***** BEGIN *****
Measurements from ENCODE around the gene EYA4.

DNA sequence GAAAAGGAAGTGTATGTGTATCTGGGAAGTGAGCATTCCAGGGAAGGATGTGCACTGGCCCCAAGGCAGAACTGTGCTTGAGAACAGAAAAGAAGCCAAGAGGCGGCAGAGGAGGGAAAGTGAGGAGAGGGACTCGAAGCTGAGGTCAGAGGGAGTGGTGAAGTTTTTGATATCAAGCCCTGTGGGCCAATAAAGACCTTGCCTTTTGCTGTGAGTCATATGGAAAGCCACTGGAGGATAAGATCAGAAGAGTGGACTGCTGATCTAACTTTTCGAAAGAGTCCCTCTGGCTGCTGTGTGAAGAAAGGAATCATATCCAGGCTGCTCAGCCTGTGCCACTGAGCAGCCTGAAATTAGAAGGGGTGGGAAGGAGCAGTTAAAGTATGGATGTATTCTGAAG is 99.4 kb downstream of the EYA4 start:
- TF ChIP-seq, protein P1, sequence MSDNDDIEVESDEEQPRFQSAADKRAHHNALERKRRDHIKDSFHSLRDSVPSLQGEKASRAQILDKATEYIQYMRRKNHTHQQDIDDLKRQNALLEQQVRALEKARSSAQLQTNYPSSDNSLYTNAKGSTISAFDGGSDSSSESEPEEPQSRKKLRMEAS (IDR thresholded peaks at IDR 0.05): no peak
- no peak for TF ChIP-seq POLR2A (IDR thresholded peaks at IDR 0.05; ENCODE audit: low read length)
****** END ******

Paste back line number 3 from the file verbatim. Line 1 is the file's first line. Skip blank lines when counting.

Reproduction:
- TF ChIP-seq, protein P1, sequence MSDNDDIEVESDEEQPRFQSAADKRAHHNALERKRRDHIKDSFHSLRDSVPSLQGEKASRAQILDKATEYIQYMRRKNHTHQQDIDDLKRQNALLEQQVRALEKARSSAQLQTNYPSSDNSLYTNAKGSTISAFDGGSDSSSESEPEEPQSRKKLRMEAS (IDR thresholded peaks at IDR 0.05): no peak